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Why renewable energy ‘mini-grids’ in remote communities fail and how to avoid it

Renewable mini-grid energy systems are central to reducing diesel dependency in remote communities.

August 4, 2021  by Feyza G. Sahinyazan, Assistant Professor, Beedie School of Business, Department of Technology & Operations Management, Simon Fraser University; and Serasu Duran Assistant Professor, Operations and Supply Chain Management at Haskayne School of Business, University of Calgary

Many rural villages are not connected to the main power grid. Mini-grids and provide electricity from renewable energy. (Abbie Trayler-Smith/Panos Pictures/U.K. Department for International Development), CC BY-NC-ND

Powering our appliances and charging our smart devices night and day is something many take for granted. Yet 789 million people living in remote communities and isolated areas globally do not have access to electricity. If we include the people who are not connected to their national grid, the number rises to 1.4 billion.

Households that fall outside of their national grid predominantly rely on standalone diesel generators, which create problems. Diesel generators have numerous toxic byproducts, such as benzene, arsenic and formaldehyde, alongside their carbon emissions. Bulk transportation and long-term storage of diesel fuel pose significant environmental threats for these communities. Millions of litres of diesel have spilled and polluted land and water.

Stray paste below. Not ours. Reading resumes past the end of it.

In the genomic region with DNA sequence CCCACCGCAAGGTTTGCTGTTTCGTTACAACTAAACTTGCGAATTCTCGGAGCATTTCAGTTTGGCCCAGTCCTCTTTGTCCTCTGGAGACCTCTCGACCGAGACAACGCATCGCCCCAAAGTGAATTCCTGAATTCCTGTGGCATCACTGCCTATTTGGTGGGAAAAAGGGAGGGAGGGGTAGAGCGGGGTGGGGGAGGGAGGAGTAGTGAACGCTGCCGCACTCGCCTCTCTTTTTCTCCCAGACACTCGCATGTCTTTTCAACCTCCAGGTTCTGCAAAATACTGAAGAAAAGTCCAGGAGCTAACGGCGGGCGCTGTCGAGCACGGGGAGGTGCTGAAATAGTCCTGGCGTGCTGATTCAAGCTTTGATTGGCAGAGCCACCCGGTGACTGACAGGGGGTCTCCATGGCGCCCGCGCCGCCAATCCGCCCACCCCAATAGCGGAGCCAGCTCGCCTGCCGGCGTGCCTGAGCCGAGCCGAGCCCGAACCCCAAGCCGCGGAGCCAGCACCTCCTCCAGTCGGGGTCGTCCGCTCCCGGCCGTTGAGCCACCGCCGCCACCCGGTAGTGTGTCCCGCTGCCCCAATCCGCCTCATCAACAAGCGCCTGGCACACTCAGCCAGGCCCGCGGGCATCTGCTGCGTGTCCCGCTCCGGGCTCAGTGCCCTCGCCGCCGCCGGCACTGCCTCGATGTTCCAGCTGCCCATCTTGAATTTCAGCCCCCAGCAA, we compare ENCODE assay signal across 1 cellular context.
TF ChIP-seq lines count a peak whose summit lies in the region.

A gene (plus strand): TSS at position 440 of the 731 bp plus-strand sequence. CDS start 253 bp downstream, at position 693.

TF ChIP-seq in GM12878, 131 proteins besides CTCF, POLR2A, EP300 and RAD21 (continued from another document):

Renewable mini-grid energy systems are central to reducing diesel dependency in remote communities. Mini-grids are small energy distribution networks that are separate from the main energy grid. Unlike micro-grids that can power one or a few units, mini-grids can supply the needs of a village, a community with residences and public buildings or sometimes a whole island. However, a significant number of these projects are abandoned shortly after their installation.

As researchers who specialize in sustainable operations, we identified more than 100 renewable mini-grid projects installed between 1995 and 2018 in rural areas across the world to get a better sense of what factors lead to success.

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Energy inequality across Canada

This problem is also very relevant and timely for Canada. About 200,000 Canadians are not connected to the North American grid or natural gas distribution pipeline. Roughly 70 per cent of these remote communities rely on diesel and another 17 per cent rely on other fossil fuels.

Transporting diesel to the communities that are outside the central grid coverage, increases the cost of supply and contributes to societal inequality. Diesel-generated electricity costs per kilowatt-hour are three to 10 times higher than the average Canadian household.

Renewable energy mini-grids can successfully address all these problems. In addition, they reinforce the energy autonomy and sovereignty of remote communities. To this end, an abundance of national and provincial programs now support and fund the development of these projects. For example, Kapawe’no First Nation was awarded $1.5 million to reduce the community’s reliance on diesel fuel and cut down energy costs.

Common barriers to long-term success